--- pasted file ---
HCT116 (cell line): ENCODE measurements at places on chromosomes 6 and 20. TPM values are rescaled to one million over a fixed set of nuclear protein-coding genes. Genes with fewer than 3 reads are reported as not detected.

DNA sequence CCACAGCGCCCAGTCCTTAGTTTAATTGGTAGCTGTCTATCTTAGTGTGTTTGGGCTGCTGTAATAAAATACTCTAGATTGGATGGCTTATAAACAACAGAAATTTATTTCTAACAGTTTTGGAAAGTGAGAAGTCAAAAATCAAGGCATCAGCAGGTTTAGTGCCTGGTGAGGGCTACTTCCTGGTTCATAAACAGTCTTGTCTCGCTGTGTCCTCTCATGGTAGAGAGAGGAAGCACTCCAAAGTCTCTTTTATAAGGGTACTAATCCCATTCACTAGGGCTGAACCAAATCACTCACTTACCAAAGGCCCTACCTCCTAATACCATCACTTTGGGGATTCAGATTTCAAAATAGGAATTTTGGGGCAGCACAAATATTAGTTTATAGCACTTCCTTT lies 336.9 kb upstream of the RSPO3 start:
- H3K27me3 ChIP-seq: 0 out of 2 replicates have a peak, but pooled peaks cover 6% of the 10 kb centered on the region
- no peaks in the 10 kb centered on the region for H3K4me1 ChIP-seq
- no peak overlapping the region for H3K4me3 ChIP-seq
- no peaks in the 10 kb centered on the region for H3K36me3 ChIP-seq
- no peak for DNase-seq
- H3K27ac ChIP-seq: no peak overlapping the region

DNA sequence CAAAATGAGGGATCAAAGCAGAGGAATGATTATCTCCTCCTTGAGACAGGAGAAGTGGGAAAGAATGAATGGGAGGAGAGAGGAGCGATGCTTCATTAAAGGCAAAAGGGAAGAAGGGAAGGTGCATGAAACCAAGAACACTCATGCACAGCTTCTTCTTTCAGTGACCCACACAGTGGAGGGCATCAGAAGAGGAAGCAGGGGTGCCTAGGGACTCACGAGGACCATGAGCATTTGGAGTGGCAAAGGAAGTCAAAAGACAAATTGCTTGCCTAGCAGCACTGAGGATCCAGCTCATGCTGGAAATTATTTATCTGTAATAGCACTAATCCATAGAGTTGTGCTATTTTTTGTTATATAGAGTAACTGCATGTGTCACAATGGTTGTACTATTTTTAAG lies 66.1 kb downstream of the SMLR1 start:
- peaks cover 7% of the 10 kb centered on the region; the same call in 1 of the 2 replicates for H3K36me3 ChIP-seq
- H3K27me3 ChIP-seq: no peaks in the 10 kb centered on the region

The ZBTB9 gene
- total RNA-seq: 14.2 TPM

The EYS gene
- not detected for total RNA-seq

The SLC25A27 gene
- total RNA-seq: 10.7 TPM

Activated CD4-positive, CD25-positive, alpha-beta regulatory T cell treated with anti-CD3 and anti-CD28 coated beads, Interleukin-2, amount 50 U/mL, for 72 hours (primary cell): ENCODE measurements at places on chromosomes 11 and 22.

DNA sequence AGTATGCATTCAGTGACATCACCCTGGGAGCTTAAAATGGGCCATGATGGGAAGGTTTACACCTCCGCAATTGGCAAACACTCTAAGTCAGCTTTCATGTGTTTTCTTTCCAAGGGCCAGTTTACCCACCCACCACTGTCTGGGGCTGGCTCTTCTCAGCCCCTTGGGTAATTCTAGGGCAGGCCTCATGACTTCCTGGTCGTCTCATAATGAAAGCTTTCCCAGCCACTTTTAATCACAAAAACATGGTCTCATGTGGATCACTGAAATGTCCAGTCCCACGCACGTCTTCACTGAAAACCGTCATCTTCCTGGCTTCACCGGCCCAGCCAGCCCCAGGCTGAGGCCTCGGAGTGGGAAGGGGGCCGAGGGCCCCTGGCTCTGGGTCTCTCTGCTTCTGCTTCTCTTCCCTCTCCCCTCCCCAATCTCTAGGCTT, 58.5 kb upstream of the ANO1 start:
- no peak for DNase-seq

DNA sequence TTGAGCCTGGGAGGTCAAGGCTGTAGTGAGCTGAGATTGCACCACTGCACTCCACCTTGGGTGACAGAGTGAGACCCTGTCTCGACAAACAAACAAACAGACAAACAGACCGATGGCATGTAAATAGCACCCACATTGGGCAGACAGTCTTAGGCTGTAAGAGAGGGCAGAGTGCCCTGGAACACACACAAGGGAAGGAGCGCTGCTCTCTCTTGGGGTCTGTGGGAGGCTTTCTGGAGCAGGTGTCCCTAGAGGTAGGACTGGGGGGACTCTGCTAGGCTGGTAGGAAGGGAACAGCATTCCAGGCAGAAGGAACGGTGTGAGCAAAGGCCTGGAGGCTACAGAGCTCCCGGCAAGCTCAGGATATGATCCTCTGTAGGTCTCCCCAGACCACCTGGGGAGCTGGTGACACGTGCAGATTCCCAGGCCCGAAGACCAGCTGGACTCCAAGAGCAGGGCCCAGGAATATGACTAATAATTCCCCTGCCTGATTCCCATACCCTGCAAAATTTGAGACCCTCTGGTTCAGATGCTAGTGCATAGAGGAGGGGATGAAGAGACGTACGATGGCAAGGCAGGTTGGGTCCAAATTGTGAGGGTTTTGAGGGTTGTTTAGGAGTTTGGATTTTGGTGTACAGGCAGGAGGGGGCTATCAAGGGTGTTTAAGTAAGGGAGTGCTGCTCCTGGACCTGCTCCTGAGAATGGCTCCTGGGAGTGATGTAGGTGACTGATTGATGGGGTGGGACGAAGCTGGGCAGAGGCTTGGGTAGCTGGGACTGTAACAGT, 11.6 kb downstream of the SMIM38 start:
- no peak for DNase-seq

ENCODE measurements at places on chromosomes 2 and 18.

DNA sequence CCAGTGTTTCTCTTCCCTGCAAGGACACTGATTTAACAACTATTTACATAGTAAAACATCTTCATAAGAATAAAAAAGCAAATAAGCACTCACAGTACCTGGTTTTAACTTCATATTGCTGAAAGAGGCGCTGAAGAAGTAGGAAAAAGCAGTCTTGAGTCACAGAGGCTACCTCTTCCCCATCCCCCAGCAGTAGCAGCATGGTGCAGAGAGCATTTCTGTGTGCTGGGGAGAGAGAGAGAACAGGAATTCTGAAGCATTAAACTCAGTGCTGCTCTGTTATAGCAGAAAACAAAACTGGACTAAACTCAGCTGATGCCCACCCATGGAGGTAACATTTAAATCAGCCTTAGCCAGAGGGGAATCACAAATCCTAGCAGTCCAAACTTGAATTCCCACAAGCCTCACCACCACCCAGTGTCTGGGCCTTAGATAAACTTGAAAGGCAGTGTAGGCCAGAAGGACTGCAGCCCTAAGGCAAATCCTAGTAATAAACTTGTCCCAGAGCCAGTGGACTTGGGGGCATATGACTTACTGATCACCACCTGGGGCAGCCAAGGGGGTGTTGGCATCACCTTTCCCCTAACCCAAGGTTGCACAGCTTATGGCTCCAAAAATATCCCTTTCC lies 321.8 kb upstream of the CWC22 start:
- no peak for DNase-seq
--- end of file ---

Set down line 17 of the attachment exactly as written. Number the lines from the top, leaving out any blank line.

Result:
- total RNA-seq: 10.7 TPM